UPDATE: Change of plan… the bike ride will start from Sunningdale at 9.15 on Saturday 3rd March as the train track between Staines and Windsor is being repaired. If you do plan on coming there is a train leaving Twickeham at 8.40am which arrives in time for the 9.15 departure. Please let Gill Timmis (firstname.lastname@example.org) know if you intend coming.
A sponsored Bike Ride for Bulgarian Children is scheduled for Saturday 3rd March 2007 from Windsor to Waterloo. Meet at Windsor and Eton Station at 9.00 am, with a lunch stop at Twickenham Yacht Club, Riverside.
The ride starts at 9.00 at Windsor and Eton Riverside Station with a lunch stop (12.30 to 1.30 ish) at Twickenham Yacht Club, Riverside, Twickenham. (Supporters and ‘half way’ joiners/leavers welcome). It is expected that we will arrive at Waterloo Station by 5.00 approximately (if not earlier). You are asked to raise sponsorship or make a donation of £50 (or more) to support the Bulgarian ‘Joining up’ project.
We will be raising funds for the ‘Joining Up’ project in Bulgaria linking young people living in institutions with school and college students in their local communities. The initial stages of the project will set up two initiatives; links will be set up between the young people in the institution for 8-18 year olds suffering mental health disabilities in the isolated village of Iskra, with social work and law students from the university in Burgas (on the Black Sea coast). The second initiative proposed is that a group of students from a school in Kurdjali, in South East Bulgaria, will involve young people living in an institution in Krumovgrad in joint activities. There are proposals for trips out, weekend expeditions, drama and art workshops and the joint production of magazines.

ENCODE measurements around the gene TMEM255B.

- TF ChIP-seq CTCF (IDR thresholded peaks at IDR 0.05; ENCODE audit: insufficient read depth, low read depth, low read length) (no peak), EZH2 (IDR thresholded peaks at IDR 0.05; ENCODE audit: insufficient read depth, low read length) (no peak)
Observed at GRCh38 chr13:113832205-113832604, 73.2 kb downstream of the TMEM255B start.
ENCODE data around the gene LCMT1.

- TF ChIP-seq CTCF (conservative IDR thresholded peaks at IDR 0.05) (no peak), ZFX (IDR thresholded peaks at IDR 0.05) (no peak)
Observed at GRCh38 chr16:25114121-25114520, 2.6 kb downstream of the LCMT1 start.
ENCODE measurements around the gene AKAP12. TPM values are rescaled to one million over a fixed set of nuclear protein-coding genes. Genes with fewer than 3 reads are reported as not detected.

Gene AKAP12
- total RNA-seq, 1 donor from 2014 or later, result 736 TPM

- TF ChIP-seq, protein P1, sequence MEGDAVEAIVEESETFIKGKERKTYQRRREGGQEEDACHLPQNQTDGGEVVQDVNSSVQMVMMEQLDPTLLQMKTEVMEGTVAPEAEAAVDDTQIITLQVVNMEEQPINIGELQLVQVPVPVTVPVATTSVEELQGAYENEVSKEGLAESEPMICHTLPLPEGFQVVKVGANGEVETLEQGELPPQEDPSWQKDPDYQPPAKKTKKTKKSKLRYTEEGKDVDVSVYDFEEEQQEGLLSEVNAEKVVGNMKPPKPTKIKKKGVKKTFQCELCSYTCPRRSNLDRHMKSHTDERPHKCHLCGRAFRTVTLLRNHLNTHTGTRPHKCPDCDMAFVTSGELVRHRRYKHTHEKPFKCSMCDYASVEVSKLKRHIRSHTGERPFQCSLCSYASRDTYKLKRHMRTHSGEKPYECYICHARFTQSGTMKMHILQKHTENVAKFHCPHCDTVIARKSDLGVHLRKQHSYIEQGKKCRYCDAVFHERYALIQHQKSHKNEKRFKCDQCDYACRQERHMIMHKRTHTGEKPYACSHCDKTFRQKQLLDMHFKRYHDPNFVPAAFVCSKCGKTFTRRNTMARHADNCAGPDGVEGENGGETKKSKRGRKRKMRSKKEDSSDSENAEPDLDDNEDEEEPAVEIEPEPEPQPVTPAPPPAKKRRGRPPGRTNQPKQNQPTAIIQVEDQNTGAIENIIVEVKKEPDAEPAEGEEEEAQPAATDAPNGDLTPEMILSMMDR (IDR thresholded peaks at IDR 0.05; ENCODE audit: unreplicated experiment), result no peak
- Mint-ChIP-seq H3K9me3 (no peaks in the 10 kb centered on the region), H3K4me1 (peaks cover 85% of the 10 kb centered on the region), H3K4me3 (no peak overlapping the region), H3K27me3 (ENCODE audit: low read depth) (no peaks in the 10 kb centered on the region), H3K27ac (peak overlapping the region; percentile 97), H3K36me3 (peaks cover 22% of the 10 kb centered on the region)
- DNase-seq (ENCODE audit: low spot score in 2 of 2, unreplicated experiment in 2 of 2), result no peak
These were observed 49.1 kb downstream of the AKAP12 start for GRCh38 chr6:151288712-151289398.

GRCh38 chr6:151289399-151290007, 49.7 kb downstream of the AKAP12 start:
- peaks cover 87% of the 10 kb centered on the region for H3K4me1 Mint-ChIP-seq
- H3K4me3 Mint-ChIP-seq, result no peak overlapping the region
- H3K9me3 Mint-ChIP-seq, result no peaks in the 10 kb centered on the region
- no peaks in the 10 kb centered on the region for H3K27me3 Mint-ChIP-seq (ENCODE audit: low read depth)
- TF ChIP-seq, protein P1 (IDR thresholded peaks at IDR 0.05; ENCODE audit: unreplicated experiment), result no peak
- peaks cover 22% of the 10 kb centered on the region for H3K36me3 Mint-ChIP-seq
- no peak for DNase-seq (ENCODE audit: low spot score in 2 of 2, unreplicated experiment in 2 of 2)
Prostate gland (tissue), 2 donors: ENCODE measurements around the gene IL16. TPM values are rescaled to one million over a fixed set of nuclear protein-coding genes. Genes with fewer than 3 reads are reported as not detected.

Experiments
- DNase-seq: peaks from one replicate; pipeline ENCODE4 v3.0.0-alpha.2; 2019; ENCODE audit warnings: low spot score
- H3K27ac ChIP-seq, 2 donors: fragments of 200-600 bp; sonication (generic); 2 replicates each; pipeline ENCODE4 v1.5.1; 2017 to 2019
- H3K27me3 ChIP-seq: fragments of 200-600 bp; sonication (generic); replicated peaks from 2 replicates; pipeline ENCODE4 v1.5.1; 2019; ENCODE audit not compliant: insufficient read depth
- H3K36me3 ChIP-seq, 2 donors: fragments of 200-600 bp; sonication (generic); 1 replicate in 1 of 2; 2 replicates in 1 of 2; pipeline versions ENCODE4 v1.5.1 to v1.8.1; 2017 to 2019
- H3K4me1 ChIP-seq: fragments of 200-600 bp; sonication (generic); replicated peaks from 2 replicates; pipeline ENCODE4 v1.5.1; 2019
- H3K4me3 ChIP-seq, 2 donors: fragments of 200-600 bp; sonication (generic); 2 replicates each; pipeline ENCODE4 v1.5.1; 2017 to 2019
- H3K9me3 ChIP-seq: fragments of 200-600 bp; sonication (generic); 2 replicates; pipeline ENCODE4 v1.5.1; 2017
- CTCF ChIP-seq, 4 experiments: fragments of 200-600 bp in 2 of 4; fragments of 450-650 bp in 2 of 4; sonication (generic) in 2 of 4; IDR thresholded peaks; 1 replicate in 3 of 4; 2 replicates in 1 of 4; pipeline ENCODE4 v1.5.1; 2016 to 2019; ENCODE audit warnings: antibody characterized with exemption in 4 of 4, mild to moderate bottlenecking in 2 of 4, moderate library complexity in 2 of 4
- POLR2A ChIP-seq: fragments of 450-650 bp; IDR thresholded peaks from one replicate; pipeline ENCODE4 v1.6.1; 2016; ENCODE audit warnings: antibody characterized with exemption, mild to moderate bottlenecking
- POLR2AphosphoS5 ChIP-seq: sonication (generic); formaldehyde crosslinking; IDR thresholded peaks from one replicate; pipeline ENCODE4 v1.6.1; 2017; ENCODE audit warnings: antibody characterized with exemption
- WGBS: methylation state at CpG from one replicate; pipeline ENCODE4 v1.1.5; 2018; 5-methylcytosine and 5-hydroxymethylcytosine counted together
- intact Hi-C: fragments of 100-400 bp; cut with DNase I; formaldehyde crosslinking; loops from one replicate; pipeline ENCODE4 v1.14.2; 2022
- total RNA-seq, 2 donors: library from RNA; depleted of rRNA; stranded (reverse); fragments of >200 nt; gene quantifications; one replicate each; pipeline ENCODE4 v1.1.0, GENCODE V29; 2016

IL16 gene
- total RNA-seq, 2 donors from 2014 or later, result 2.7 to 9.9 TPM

In Bulgaria 10,000 children are brought up in ‘State Institutions’ or ‘orphanages’, few of these children are ‘orphans’ and few are adopted, many of the children are from the Roma community, a large and very disadvantaged minority ethnic group; many remain in the institutions throughout their childhoods. Efforts are being made to prevent children entering the institutions, but those children who continue to live in these residential units, particularly those with special needs, are often isolated and have limited opportunities for mixing with their peers.